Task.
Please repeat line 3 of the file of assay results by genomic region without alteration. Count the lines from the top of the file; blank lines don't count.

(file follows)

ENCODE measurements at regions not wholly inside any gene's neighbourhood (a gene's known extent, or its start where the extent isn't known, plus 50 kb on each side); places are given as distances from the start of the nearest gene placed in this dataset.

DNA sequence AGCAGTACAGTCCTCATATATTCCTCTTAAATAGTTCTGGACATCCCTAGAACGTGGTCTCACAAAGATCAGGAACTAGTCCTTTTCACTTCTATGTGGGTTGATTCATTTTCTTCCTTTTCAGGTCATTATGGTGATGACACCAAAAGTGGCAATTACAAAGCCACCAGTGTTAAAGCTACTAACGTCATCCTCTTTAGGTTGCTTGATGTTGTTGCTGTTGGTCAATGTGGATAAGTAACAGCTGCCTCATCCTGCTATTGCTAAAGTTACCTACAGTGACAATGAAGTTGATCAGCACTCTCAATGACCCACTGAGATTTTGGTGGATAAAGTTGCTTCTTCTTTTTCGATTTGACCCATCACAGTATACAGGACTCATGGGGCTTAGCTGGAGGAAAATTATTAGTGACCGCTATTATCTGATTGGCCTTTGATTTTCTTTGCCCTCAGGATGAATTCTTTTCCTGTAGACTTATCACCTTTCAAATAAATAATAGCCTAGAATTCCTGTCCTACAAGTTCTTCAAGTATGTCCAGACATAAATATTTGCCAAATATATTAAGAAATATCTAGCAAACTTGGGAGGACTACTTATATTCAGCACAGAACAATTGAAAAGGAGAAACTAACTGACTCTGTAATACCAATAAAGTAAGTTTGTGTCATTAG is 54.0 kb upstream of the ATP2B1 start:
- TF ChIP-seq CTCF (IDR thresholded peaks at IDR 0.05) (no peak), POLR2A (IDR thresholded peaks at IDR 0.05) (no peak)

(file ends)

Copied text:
- TF ChIP-seq CTCF (IDR thresholded peaks at IDR 0.05) (no peak), POLR2A (IDR thresholded peaks at IDR 0.05) (no peak)